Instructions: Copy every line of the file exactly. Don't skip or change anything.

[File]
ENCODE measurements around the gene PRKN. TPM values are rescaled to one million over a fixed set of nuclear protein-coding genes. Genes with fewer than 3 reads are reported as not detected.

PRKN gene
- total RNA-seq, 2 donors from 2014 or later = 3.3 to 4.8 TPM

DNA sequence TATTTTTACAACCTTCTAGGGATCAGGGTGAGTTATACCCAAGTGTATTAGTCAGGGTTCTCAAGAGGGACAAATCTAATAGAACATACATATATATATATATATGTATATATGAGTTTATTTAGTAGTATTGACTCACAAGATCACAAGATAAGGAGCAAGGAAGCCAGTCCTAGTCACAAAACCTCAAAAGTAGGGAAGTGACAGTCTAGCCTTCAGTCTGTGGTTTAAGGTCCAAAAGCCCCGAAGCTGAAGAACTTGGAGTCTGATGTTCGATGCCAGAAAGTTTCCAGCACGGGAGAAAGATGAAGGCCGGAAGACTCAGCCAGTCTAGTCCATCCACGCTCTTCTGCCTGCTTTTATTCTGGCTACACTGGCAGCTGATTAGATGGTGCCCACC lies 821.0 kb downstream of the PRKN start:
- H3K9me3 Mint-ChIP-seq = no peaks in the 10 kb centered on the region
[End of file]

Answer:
ENCODE measurements around the gene PRKN. TPM values are rescaled to one million over a fixed set of nuclear protein-coding genes. Genes with fewer than 3 reads are reported as not detected.

PRKN gene
- total RNA-seq, 2 donors from 2014 or later = 3.3 to 4.8 TPM

DNA sequence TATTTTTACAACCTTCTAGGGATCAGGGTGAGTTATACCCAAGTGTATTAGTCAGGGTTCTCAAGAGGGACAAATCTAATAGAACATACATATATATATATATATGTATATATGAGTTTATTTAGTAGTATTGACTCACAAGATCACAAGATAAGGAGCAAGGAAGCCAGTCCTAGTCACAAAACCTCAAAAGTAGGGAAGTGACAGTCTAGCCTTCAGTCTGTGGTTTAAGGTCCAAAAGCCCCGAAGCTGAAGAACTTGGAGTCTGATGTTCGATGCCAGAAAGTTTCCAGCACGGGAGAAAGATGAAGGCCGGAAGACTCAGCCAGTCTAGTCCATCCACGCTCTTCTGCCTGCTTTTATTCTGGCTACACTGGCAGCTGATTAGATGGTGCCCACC lies 821.0 kb downstream of the PRKN start:
- H3K9me3 Mint-ChIP-seq = no peaks in the 10 kb centered on the region